Tasmanian college teachers begin industrial action

Tasmanian senior secondary teachers began state-wide action on November 3 over an education reform package called “Tasmania Tomorrow”. The reform will affect year 11 and 12 students by turning colleges into campuses of the Tasmanian Polytechnic and Tasmanian Academy. More than 600 Australian Education Union (AEU) members this week voted for a series of industrial bans.

The state Labor government has reneged on a commitment that no school will be forced to participate in the reforms and is now forcing one school, Elizabeth College, to participate. Elizabeth College teachers passed a resolution refusing to participate in the reforms but this was overturned by the school principal, giving the green light for the government to proceed.

An AEU spokesperson claimed that problems with Tasmania Tomorrow have not been addressed by the government and will result in wasted resources, negative effects on teacher’s health, top-heavy administration and loss of pastoral and educational support for teachers and students.

New Zealand: Ministry of Justice workers maintain rolling strikes

More than 1,800 Public Service Association (PSA) members at the Ministry of Justice struck for two hours on November 3. The action follows two previous strikes and work-to-rule industrial action begun on October 14. The PSA members, who work at courts and tribunals around the country, are protesting a government proposal to freeze wages. The union has been in negotiations with the ministry since two previous collective agreements expired on June 30.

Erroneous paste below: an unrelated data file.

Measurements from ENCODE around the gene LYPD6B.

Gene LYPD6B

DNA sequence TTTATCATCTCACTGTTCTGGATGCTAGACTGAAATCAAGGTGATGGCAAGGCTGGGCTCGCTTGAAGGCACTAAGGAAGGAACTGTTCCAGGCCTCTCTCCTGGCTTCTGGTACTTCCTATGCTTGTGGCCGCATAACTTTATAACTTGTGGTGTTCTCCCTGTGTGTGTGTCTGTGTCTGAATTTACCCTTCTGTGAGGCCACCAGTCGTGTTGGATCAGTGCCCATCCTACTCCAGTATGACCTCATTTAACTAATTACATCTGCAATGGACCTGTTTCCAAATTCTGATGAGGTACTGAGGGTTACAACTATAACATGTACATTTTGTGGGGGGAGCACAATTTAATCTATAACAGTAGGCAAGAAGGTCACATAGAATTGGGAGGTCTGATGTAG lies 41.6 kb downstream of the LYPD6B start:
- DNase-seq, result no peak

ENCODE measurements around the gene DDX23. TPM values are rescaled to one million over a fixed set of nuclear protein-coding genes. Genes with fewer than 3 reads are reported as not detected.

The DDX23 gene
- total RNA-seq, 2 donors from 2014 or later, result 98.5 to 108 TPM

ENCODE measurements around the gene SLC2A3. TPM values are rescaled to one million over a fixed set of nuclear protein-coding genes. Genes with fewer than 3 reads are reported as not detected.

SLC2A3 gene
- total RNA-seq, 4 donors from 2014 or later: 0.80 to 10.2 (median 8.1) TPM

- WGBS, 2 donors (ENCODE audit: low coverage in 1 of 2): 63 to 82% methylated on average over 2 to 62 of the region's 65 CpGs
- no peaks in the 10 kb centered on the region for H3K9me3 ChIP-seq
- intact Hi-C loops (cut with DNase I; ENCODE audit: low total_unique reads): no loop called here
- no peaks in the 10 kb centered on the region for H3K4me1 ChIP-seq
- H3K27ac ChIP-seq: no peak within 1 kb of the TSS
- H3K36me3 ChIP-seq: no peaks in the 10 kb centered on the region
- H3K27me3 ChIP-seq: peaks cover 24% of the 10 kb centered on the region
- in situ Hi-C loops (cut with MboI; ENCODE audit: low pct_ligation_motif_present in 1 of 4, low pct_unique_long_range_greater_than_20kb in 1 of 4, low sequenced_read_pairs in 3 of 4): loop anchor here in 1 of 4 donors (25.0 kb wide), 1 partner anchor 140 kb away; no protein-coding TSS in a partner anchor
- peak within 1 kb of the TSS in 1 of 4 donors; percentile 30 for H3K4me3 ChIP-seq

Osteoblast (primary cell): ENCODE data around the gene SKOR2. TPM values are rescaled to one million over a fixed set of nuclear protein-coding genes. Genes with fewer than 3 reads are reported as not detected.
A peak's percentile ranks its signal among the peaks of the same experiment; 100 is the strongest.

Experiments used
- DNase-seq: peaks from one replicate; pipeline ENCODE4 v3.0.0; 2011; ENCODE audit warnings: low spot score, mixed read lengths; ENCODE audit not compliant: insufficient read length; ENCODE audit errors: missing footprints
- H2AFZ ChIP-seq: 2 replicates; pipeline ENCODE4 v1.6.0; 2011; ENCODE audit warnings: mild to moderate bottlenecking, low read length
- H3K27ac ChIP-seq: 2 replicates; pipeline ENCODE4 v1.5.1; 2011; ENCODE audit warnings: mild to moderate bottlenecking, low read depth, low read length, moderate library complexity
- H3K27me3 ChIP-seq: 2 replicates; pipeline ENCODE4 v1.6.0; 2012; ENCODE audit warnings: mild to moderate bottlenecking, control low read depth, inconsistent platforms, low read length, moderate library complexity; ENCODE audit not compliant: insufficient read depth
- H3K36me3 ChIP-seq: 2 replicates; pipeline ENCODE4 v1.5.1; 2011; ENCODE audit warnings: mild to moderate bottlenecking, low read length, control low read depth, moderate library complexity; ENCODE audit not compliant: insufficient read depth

According to PSA national secretary Richard Wagstaff, the Ministry of Justice workers are paid on average 6.3 percent below the median pay rate for public servants and are denied the right to collectively negotiate their contracts. The ministry wants to freeze wages until July 2010 and then implement performance-based pay increases.

The union has indicated it will make concessions to gain a wage increase. Wagstaff said the PSA is “prepared to look at closing the pay gap in stages to make it affordable for the Ministry” and will “work with them to reduce their costs by finding ways of working more efficiently, identifying and eliminating wasteful spending and improving productivity.”

Parliamentary employees threatened with lockout